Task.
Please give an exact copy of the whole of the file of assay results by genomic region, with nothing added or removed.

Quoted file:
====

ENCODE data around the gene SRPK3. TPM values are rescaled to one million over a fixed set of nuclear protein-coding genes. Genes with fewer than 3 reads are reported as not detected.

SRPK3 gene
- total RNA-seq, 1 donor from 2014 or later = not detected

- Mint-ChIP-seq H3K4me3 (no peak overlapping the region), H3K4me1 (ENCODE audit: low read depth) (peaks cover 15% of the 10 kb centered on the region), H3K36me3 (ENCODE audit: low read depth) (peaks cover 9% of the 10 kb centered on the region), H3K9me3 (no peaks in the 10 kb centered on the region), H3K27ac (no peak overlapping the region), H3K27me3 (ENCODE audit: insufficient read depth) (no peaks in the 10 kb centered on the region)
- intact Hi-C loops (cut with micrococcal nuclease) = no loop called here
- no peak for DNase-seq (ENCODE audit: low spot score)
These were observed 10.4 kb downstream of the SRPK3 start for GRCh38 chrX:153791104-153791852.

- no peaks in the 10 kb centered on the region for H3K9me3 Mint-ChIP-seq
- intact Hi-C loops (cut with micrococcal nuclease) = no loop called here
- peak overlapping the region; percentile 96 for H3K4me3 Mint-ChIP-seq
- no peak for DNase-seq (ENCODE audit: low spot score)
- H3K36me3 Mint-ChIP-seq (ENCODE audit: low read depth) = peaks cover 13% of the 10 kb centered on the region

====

ENCODE data around the gene SRPK3. TPM values are rescaled to one million over a fixed set of nuclear protein-coding genes. Genes with fewer than 3 reads are reported as not detected.

SRPK3 gene
- total RNA-seq, 1 donor from 2014 or later = not detected

- Mint-ChIP-seq H3K4me3 (no peak overlapping the region), H3K4me1 (ENCODE audit: low read depth) (peaks cover 15% of the 10 kb centered on the region), H3K36me3 (ENCODE audit: low read depth) (peaks cover 9% of the 10 kb centered on the region), H3K9me3 (no peaks in the 10 kb centered on the region), H3K27ac (no peak overlapping the region), H3K27me3 (ENCODE audit: insufficient read depth) (no peaks in the 10 kb centered on the region)
- intact Hi-C loops (cut with micrococcal nuclease) = no loop called here
- no peak for DNase-seq (ENCODE audit: low spot score)
These were observed 10.4 kb downstream of the SRPK3 start for GRCh38 chrX:153791104-153791852.

- no peaks in the 10 kb centered on the region for H3K9me3 Mint-ChIP-seq
- intact Hi-C loops (cut with micrococcal nuclease) = no loop called here
- peak overlapping the region; percentile 96 for H3K4me3 Mint-ChIP-seq
- no peak for DNase-seq (ENCODE audit: low spot score)
- H3K36me3 Mint-ChIP-seq (ENCODE audit: low read depth) = peaks cover 13% of the 10 kb centered on the region